In 1948, National Geographic magazine organized an expedition to southern Utah. At that time, it was still a little-known area and the organizers hoped for some spectacular stories and pictures about their journey into the unknown. Guides were hired who knew the area.
The expedition was equipped with Dodge vehicles, partly built from wood, and one of the first Toyota models. (I think I know which model made less problems!) Part of the expedition were photographers and filmmakers. And a film known for its color fidelity of a company that no longer exists today in this form! The company was called Kodak; the film Kodachrome!
What the expedition brought back as material was incredibly beautiful Kodachrome impressions! The multi-page report in the National Geographic made the landscapes in southern Utah known worldwide. After consultation with Kodak, the park was renamed. Today it’s officially called Kodachrome Basin State Park. It is located just a few miles southeast of the well-known (and overflowed) Bryce Canyon NP.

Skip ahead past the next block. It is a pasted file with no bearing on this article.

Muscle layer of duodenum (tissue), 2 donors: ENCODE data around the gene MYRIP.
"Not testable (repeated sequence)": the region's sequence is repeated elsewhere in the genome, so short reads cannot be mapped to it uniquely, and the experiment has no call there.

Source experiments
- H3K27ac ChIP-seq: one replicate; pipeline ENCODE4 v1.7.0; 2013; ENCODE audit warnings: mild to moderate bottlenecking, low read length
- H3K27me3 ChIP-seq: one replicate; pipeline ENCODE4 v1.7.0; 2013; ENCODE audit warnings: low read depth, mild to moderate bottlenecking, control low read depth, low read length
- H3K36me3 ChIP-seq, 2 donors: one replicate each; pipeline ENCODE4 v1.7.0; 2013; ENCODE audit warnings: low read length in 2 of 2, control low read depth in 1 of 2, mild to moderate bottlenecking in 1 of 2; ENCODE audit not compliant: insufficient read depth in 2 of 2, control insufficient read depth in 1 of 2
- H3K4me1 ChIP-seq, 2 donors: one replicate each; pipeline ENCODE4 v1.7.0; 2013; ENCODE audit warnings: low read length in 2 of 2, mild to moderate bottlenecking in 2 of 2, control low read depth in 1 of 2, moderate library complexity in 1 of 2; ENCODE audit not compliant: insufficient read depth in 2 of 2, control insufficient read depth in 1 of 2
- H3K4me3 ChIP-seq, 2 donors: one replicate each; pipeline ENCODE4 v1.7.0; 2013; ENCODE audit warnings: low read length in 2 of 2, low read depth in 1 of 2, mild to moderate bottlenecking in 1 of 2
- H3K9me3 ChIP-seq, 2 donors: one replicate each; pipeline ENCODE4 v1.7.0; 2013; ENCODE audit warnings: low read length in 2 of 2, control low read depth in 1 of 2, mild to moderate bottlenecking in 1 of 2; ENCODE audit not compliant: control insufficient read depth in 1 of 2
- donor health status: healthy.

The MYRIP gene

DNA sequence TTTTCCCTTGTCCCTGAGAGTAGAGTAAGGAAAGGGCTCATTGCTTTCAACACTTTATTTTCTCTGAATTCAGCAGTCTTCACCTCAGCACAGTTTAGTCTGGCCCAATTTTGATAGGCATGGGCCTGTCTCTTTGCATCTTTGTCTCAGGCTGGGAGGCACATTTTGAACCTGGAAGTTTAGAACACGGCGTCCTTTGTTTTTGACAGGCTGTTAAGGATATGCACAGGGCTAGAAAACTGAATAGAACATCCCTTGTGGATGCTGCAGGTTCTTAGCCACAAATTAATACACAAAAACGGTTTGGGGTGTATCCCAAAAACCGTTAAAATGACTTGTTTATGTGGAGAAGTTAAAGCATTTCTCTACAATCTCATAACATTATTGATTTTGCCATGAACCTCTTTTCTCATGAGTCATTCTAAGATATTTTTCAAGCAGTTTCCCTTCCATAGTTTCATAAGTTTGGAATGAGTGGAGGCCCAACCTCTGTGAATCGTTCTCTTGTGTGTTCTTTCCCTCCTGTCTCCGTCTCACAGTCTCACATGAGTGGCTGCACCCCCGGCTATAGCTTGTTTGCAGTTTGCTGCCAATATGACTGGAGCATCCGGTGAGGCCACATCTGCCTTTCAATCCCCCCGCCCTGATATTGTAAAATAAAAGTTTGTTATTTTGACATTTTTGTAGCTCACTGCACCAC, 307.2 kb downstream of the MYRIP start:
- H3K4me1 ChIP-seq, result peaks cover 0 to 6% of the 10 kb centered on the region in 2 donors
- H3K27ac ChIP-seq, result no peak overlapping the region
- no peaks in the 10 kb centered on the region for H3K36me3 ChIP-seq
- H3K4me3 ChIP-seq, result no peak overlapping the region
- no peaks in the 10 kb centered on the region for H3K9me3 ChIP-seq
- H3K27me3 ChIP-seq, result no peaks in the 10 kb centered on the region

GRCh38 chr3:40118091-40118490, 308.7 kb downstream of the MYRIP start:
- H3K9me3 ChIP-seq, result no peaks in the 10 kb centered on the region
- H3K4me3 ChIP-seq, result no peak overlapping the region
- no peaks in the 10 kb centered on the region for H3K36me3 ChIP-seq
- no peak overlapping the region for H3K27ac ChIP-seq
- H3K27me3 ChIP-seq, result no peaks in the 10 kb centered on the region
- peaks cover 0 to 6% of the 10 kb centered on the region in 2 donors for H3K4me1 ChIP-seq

If there were still the Kodachrome film, then Brigitta would have needed it to capture the spectacle of colors. But I think that she succeeded as well! (Unlike many «photographers», she knows where the delete button is!)
PS. Sometimes I wish the time back when there was no smartphone or digital photography. There were 36 shots per film and quality went before quantity!
(Written at Starbucks Café in Cedar City, Utah)